Google India may face a fresh tax liability on the $2.18 Bn (INR 16,119.6 Cr) of revenue it earned from India over the past five years, which it has remitted to its subsidiaries in Ireland and Singapore.
In a report, ET analysed five years of financial statements from the company, noting that Google India had remitted a total of $2.18 Bn (INR 16,119.6 Cr) towards expense on “purchase of advertising space”. This is the biggest cost item in Google India’s profit and loss statement under ‘Miscellaneous Expenses’ for the period 2013-14 to 2017-18, as per regulatory filings made with the Registrar of Companies.
These transfers amount to about 50-60% of the company’s total revenue in India over the five-year period.
The tax authorities have said that such transfers are not a cost or transfer of profit, but ‘royalty’, which is subject to tax.
For the uninitiated, in 2007, the I-T Department, Bengaluru, had raised questions over the company transferring its advertising revenues to its Ireland office without paying any taxes.
The development comes on the back of the ITAT’s October 2017 ruling for the assessment years 2007-08 to 2012-13 directing Google India to pay taxes on $199.85 Mn (INR 1,457 Cr) — the total amount that it had remitted to Google Ireland during that period. Google India appealed against the ruling in the Karnataka High Court (HC), following which it won an interim stay. The next hearing is scheduled for later this month.
According to the Google Adwords Program Distribution agreement, Google India was granted the marketing and distribution rights of its Adword programme to advertisers in India.
In its defence at the Karnataka HC, Google India had raised a number of points arguing that Google is merely a reseller of advertisement space wherein advertisers select keywords and place bids on the online auction.
In a fresh statement, a Google representative reportedly said, “We comply with all tax laws in India and pay all applicable taxes. The ITAT order was a clear departure from previous judgements on the issues and not in line with India’s double taxation avoidance agreement. We continue to represent the facts of the case at the high court as the ITAT ruling is based on an inaccurate representation of our business operations in India.”
The report cited tax officials as saying that Google India will be liable to pay tax on the transfers until 2016, the year in which an indirect tax in the form of an equalisation levy was introduced. From FY17, after the equalisation levy was introduced, Google does not have to pay a withholding tax on royalty.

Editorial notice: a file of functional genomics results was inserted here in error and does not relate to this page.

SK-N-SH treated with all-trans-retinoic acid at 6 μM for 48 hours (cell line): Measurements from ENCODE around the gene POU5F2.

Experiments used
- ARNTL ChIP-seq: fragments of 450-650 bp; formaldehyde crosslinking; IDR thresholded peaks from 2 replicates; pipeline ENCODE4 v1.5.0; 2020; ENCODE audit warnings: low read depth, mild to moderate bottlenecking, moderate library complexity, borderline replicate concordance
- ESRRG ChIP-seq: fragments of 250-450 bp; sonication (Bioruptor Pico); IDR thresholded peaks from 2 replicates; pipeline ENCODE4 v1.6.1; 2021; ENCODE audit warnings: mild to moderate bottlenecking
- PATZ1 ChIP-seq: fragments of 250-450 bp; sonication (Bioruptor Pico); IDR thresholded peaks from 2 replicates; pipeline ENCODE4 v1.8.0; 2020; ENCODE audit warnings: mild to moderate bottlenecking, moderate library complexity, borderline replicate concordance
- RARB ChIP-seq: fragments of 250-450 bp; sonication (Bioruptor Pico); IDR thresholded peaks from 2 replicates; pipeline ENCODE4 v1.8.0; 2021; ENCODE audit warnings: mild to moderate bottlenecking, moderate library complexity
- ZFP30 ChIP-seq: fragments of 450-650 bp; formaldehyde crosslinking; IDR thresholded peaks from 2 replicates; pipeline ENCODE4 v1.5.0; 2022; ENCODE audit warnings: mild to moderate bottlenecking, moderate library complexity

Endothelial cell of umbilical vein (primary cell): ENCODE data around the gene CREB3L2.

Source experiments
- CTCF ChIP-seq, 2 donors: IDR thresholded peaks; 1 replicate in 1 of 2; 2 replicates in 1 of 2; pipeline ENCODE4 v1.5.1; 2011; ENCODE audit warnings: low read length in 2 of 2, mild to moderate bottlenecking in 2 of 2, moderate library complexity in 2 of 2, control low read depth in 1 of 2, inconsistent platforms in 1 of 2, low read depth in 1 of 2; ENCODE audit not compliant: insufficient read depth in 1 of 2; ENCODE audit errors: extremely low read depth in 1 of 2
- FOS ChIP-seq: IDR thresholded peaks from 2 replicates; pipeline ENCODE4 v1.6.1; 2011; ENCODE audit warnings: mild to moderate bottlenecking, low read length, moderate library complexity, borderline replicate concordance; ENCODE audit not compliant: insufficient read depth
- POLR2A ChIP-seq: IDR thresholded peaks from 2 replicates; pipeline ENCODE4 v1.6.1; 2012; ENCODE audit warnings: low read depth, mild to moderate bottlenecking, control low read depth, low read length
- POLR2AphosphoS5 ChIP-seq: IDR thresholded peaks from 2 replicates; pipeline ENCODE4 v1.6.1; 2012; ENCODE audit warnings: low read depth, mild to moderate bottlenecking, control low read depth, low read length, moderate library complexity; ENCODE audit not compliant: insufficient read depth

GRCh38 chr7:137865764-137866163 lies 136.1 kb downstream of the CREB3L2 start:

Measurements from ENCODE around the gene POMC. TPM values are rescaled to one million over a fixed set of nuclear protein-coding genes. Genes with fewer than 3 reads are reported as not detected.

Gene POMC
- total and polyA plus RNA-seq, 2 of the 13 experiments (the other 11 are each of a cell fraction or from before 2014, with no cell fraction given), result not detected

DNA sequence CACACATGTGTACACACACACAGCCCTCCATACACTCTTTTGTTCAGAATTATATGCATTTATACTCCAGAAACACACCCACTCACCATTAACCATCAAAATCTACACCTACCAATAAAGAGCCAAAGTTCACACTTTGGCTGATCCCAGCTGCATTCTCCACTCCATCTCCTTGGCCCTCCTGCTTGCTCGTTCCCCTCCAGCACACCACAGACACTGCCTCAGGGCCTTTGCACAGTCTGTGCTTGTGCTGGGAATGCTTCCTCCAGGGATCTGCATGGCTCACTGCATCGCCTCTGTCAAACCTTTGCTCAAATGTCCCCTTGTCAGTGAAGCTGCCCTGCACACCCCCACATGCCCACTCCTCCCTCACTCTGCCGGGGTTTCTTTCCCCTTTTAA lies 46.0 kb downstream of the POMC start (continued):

The equalisation levy is a 6% upfront tax that advertisers have to pay to digital service providers, and is also known as the ‘Google tax’.
In FY18, Google India reported a 30% increase in its revenue at $1.28 Bn (INR 9,337.7 Cr) with profit after tax rising 33% to $55.88 Mn (INR 407.2 Cr). The amount transferred for “purchase of advertising space” rose 36% to $679.29 Mn(INR 4,949.6 Cr) in the same time period.
Google India also increased its salary and wages expenses by 91% while advertising and promotion costs increased fivefold.
During the same five-year period, Google India’s profit margin remained steady at 4-5%.
Big tech companies like Facebook and Google are bracing themselves for heavier taxes as dozens of countries are developing policies which could force such companies to pay taxes on the revenue generated in a region rather than on profits.
Google has been embroiled in controversies previously in India. Earlier this year, the Competition Commission of India (CCI) imposed a penalty of $21.13 Mn (INR 136 Cr) on Google for conducting “unfair business practices” in India for online search.
Similarly, the Indian tax department slapped a penalty of $11.8 Mn (INR 76 Cr) on Google on account of misleading tax assessments in FY 2008-09.
In 2016, Google faced a criminal charge in the country after its image search results showed Prime Minister Narendra Modi among the world’s Top 10 criminals.
Amid tax breakdown and backend issues, Google has been spreading its services aggressively in the country and betting on Indian startups as it taps into the ecommerce segment and digital payments via Tez (now Google Pay). Google has also agreed to abide by all data privacy requirements of the RBI but has sought more time for the compliance.
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